Alfriston to Eastbourne
The final section of the route is most diverse and spectacular. Leaving Alfriston, you walk along the banks of the meandering Cuckmere River to Litlington. From here you go back up onto the Downs, and then walk through Friston Forest. Passing through the tiny hamlet of West Dean, you eventually emerge from the woods at Exceat. The trail descends to the marshes alongside the Cuckmere River, through the Seven Sisters Country Park towards Cuckmere Haven.
Finally reaching the sea, the South Downs Way takes a rollercoaster route over the spectacular high chalk cliffs of the Seven Sisters. It descends briefly to Birling Gap, before rising again, passing the old Belle Tout lighthouse. The last ascent of the Way leads on to Beachy Head, a dramatic chalk cliff with the red and white Beachy Head lighthouse below. Finally you descend into Eastbourne, with views of its famous Victorian pier and Martello Tower. The Way ends on the outskirts of Eastbourne, but most people will continue into the town for a well-earned rest and celebration.
This is another relatively easy National Trail which is clearly way-marked along the length of the path. A good route for a first long-distance walk.
Terrain: Varied - but these are gentle downs and heathlands, not mountains! The path spends most of its time on the south downs, undulating over farmland and through woodlands.
What’s it like underfoot? Pretty good. Well maintained paths, tracks, and green lanes throughout, although sections can get a bit muddy in wet weather.
How much up & down? Once up on the Downs, the trail is rolling rather than hilly. It does drop down to the valley floor to visit villages and cross river valleys, followed by climbs of up to 700 ft (200m). There are some short steeper sections, but they don’t go on forever. The highest point is 886 ft (270m).
Signposting: Generally good.
Navigation: Pretty straightforward. Well defined paths, and good signposting.
|Accommodation||Overnight Bed and Breakfast accommodation in selected hotels, farmhouses, village inns, guest houses and family B&Bs.Full English or Continental breakfast.|
|Guidebook||A detailed guidebook with route information, maps, photos and background information.|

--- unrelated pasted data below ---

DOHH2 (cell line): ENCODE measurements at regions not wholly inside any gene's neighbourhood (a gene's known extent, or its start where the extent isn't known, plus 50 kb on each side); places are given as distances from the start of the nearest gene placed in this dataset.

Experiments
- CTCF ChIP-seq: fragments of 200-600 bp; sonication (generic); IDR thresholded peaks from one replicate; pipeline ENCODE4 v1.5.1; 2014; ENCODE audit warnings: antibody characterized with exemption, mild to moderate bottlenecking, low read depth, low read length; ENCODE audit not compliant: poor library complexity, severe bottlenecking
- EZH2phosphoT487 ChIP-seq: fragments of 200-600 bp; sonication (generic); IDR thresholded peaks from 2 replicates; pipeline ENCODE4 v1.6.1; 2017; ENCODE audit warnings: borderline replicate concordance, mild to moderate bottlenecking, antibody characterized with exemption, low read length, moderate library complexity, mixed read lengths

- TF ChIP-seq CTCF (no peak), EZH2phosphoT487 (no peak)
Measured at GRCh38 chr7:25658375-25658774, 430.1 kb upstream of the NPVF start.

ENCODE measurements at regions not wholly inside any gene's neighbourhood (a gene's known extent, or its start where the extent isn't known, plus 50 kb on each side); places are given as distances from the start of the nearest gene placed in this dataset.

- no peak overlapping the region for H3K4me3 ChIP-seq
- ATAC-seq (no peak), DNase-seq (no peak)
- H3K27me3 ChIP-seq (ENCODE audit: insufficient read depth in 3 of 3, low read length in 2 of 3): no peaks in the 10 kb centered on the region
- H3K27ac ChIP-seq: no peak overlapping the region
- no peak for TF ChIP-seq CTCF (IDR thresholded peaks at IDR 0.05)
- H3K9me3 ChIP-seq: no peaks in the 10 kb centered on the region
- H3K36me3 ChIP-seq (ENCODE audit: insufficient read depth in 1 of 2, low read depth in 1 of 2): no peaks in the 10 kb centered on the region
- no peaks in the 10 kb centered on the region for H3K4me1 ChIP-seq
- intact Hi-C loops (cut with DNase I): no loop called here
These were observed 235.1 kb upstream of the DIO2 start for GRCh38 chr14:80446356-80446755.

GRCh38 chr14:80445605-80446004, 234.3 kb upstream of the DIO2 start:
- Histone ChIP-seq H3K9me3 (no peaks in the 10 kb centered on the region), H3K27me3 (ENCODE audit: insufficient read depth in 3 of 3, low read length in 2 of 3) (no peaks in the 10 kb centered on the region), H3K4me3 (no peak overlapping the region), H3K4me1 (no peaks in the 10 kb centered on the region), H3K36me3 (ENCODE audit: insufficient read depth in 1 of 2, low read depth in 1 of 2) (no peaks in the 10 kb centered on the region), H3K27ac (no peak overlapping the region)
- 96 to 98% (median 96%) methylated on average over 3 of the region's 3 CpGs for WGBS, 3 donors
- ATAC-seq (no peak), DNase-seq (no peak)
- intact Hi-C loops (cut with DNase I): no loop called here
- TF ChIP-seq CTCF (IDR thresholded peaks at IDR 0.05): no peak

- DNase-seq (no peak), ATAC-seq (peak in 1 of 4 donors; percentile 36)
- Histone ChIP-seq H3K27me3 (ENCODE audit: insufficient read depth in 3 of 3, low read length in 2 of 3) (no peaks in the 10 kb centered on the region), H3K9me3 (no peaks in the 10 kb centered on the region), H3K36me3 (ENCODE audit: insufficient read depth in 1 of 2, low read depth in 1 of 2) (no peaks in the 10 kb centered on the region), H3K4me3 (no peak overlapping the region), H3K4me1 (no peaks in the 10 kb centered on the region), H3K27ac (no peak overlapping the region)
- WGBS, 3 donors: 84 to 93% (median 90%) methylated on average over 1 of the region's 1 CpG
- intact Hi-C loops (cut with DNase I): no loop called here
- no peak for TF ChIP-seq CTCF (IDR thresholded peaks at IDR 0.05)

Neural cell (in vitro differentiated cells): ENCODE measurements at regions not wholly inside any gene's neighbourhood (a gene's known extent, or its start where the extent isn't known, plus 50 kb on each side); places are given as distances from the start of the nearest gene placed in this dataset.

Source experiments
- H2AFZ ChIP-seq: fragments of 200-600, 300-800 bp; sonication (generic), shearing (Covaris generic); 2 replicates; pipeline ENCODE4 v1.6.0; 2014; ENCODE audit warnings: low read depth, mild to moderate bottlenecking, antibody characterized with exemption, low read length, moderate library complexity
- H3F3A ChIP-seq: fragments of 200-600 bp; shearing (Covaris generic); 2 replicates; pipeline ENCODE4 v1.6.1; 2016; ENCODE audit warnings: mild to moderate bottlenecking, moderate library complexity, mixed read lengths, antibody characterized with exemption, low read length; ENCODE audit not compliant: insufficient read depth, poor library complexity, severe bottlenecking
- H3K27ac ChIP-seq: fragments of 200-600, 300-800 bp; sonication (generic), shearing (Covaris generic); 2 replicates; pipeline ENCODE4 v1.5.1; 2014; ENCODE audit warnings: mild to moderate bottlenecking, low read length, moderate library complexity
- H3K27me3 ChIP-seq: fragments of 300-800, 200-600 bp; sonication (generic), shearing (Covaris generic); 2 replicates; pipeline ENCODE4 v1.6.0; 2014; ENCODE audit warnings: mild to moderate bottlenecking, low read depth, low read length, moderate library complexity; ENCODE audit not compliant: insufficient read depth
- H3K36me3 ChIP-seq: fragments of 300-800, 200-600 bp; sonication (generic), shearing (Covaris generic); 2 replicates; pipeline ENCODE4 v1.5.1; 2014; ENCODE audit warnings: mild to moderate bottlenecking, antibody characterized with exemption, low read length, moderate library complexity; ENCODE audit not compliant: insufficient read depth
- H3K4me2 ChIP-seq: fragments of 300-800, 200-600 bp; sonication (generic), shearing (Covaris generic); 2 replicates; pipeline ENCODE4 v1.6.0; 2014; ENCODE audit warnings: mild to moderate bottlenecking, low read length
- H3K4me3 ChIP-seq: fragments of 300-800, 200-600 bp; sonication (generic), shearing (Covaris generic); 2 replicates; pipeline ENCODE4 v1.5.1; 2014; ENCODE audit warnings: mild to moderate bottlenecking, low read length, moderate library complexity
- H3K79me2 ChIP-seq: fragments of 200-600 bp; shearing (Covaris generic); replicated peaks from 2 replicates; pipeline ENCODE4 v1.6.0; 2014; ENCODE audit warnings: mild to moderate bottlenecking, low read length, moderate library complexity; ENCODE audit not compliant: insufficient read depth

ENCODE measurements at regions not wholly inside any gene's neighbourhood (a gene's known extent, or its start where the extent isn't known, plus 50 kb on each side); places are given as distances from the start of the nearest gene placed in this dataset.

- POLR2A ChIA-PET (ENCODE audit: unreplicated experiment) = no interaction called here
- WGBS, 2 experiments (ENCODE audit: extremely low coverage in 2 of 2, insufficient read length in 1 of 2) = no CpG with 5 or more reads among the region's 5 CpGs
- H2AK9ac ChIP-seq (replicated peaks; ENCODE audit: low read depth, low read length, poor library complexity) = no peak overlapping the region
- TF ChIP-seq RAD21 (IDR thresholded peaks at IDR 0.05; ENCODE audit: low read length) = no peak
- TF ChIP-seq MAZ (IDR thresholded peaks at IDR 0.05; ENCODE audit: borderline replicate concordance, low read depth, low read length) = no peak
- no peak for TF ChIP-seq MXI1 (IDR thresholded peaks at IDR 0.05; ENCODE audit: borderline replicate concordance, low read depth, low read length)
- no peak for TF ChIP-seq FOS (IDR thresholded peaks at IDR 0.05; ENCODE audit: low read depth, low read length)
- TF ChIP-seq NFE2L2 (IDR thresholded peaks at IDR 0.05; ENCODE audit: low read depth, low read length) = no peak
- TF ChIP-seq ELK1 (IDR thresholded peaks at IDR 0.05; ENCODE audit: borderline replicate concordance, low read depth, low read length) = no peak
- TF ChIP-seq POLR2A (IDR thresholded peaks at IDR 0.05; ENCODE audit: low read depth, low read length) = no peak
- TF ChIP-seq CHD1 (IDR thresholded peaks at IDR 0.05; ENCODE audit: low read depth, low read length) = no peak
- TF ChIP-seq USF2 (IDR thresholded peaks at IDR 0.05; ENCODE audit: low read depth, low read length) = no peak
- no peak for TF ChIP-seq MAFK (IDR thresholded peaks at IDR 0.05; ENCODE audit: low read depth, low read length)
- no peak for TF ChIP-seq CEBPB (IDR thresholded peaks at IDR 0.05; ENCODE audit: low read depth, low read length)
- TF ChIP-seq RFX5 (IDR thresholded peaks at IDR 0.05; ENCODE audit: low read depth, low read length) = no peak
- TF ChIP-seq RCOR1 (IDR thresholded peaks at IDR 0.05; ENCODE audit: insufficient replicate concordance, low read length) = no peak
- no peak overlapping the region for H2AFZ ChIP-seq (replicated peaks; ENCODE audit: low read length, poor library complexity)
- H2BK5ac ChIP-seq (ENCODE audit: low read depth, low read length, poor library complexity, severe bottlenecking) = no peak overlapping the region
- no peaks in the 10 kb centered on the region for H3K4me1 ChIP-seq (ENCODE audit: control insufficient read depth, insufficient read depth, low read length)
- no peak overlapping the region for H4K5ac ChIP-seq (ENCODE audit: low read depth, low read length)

|Information of Services Along the Route||A comprehensive Service Info sheet, including services such as cash points, banks, post offices, village shops, inns, cafes and taxis.|
|Maps||A waterproof map from Harvey Maps covering the whole route.|
|Personal Itinerary||A personal itinerary setting out each overnight stop, including large scale maps of each accommodation, to ensure you find it easily.|
|Emergency Telephone Support||If you get in to difficulties during your holiday, we are always available to help, even out of office hours.|
|12.5% discount at Cotswold Outdoors||We will issue you with a 12.5% Discount Card valid at all Cotswold Outdoor stores, and online, for the whole year on confirmation of your booking.|
|Luggage Transport||We will transfer your luggage between each overnight stop – if you leave your luggage at the accommodation when you set off in the morning, it will be moved on to your next B&B. You only need to carry a small day sack with the clothes and provisions you require during the day’s walk.|
| Packed Lunches
||Provided for each day’s walking and recommended on this holiday as there will not always be a handy shop or cafe on the route.|
|Off Road Parking||If you are travelling by car we can usually arrange off road parking for the duration of your trip. (There may be a small charge for this).|
|Arrangement of return transport||We can also arrange your transfer back to your car, (or advise you when public transport is a better option)!|
What’s not Included
|Evening Meals||Your evening meal isn’t included in the package, but we include full details and recommendations for each evening meal in your itinerary. You will normally be within walking distance of a pub and/or restaurant, or where there is good food available at the accommodation, we’ll book that for you. Allow about £20.00 per night.|
|Transport to the Start & Away from the Finish||Have a look at the “Travel Info” tab above for suggestions. If you’re still struggling, get in touch and we’ll help you sort it out.|
|Travel Insurance||Even if you are based in the UK travel insurance is worth having.|
Good accommodation and friendly hosts are an essential part of any holiday. We understand this and go out of our way to find the best. We put a great deal of effort into hand picking our accommodation and matching it to individual customer requirements. As well as visiting the accommodation ourselves, we ask all our customers to complete a short evaluation on each night’s accommodation, which then gives us an insight into the day-to-day operation and lets us spot any potential issues before they become a problem.
We use a variety of accommodation, including small country house hotels, guest houses in market towns, bed and breakfasts in farm houses, country cottages and Victorian town houses. In selecting the accommodation we look for helpful, friendly hosts with good quality, characterful accommodation close to the trail. For example, over the course of your trip you might stay in a village inn, a bed and breakfast in a converted barn, a Victorian guest house, on a working farm, and in a Georgian hotel.